Atom in the universe

Earth was not always so brimming with life and activity. The following poem, written by Richard Feynman in 1955, recited by me, describes how it changed over time, and how it got to where it is now.

In the present day, Feynman writes:

Out of the cradle, onto dry land, here it is standing: atoms with consciousness; matter with curiosity.

Stands at the sea, wonders at wondering: I, a universe of atoms; an atom in the Universe.

The poem really has a calming effect overall on one's mind-set about the universe. One can, sort of, stand in the middle, between the tininess of the body and the enormity of the universe, and enjoy everything both ways.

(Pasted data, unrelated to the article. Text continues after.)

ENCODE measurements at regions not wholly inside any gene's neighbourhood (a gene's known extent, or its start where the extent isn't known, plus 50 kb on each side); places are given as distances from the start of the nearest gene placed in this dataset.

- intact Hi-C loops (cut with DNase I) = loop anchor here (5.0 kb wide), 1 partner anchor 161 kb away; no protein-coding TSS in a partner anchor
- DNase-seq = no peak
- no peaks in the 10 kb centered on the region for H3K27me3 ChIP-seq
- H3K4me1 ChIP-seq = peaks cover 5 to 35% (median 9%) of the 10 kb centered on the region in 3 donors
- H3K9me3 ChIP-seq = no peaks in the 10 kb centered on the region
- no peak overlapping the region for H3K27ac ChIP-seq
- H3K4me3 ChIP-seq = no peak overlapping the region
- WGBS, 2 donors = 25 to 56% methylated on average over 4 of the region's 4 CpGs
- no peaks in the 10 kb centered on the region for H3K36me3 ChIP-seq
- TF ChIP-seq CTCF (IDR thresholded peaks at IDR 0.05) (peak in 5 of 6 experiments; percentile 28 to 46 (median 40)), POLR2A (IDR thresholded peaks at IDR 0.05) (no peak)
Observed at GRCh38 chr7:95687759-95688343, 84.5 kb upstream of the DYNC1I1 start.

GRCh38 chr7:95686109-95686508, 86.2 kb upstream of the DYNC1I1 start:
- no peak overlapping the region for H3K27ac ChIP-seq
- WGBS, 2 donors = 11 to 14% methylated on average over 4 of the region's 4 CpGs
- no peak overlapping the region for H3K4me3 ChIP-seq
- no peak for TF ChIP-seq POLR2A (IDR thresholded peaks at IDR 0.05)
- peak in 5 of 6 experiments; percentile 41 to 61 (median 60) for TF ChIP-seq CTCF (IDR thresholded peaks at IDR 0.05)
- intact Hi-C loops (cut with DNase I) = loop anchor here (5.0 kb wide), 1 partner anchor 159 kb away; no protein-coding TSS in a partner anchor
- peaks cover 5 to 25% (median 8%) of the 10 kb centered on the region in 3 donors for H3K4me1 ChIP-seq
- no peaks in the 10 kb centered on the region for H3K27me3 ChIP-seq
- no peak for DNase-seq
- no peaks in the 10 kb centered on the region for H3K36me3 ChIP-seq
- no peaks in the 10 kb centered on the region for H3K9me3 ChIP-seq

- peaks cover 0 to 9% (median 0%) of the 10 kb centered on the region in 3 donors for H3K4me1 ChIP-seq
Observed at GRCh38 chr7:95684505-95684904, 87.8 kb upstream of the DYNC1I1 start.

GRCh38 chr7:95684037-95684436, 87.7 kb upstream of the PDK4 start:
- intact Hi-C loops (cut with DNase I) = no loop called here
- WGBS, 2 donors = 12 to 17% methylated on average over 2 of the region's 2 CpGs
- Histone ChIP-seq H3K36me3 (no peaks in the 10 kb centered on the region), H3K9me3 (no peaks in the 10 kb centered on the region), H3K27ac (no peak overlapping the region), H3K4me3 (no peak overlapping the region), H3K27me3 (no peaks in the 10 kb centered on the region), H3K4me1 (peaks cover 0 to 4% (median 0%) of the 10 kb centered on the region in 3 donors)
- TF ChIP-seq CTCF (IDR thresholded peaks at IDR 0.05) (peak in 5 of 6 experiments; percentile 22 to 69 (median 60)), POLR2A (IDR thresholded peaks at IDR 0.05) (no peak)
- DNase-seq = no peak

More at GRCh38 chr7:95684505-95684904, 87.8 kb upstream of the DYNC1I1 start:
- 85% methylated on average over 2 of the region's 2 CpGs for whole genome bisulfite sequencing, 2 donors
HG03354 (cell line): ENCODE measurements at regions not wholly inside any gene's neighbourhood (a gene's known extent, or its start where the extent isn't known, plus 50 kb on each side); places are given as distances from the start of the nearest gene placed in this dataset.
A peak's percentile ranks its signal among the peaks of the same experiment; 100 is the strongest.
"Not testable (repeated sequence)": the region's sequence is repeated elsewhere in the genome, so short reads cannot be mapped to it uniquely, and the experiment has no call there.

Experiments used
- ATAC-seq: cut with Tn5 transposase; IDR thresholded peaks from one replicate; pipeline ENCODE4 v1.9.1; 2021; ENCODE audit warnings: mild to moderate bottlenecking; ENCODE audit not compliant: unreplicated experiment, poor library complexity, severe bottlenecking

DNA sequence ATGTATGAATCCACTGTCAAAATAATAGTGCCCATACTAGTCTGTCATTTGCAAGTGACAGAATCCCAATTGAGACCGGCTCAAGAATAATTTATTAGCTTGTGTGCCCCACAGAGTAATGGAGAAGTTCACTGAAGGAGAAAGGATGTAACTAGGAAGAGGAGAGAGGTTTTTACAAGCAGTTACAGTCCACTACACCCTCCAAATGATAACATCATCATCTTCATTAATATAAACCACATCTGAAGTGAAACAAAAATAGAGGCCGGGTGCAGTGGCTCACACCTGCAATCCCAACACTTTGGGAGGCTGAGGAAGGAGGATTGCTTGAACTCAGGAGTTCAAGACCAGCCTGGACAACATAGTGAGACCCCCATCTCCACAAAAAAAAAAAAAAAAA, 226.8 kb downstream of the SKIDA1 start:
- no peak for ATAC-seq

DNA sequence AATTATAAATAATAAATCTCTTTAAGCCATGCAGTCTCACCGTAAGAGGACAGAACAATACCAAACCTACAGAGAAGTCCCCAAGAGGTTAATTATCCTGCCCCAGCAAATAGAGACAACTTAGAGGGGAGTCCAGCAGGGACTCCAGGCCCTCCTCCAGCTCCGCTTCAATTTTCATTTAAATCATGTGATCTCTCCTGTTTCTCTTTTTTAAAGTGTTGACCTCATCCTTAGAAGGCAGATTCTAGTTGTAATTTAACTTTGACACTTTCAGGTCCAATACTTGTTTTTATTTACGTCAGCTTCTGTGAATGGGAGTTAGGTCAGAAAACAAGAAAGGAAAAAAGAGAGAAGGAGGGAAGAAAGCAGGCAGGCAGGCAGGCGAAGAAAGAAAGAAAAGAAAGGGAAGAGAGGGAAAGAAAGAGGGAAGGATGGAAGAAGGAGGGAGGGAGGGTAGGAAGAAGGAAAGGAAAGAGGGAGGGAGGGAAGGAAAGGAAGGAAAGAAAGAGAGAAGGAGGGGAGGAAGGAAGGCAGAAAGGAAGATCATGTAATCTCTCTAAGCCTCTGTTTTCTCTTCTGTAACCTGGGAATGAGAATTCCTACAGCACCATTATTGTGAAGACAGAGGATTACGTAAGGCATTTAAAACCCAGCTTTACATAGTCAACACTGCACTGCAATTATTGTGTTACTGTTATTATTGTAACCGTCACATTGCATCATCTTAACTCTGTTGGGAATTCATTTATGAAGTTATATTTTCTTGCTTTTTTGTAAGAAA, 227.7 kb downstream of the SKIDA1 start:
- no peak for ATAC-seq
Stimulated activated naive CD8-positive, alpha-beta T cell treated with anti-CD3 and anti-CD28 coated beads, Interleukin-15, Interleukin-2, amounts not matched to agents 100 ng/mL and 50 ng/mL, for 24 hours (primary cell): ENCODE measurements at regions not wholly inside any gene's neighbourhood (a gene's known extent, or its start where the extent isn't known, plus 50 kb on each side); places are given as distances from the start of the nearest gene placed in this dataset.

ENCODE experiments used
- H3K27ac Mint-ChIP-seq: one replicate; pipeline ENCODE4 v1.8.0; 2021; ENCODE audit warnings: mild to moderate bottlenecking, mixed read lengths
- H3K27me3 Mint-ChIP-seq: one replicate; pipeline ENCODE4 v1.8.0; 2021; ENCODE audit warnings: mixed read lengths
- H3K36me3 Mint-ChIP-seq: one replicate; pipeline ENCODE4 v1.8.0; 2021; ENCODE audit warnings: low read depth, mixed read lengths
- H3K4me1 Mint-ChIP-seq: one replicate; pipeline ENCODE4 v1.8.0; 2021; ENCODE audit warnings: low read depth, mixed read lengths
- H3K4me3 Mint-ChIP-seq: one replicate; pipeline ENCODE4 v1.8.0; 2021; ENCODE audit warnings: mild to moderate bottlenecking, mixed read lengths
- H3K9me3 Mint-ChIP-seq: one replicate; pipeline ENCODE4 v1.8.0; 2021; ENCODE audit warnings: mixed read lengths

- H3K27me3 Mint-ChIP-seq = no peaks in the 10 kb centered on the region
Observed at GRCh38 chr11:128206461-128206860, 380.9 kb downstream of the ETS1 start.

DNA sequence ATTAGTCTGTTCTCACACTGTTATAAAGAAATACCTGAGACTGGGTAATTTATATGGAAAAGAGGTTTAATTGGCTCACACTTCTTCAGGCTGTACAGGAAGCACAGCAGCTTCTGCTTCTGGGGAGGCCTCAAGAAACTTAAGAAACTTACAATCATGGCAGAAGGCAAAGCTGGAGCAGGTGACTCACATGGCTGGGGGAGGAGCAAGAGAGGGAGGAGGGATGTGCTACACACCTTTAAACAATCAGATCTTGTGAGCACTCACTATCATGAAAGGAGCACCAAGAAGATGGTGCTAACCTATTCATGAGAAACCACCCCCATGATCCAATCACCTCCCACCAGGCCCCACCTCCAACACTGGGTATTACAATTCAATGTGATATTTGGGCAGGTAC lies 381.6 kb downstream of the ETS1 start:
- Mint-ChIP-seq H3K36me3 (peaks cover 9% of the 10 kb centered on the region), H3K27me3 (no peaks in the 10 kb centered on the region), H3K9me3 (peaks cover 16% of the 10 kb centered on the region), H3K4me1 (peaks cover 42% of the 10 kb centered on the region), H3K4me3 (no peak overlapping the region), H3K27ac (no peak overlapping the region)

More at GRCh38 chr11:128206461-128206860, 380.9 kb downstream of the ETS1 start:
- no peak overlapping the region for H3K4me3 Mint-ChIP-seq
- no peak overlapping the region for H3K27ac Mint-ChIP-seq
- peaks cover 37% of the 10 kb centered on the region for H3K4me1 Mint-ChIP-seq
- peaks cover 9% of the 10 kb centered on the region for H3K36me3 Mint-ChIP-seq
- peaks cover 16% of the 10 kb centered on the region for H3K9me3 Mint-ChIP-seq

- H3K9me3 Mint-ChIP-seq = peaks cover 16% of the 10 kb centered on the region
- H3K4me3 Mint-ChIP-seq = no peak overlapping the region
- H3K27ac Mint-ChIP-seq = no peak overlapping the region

This poem is thought to be written as a tribute to Miller-Urey's experiment of 1952 which was a chemical experiment that simulated the conditions of early earth in laboratory.

The reason why I like this poem so much has to do with wording, imagination and correlation. The poet is able to convey, in words simple enough, that no matter what the result, or how long it takes, you keep on keeping on, just like the oceans kept raging on back in the day.

Of course, with help from Sun's infinite energy. And the sum total of all that is himself standing at the seashore: wondering, thinking, imagining.

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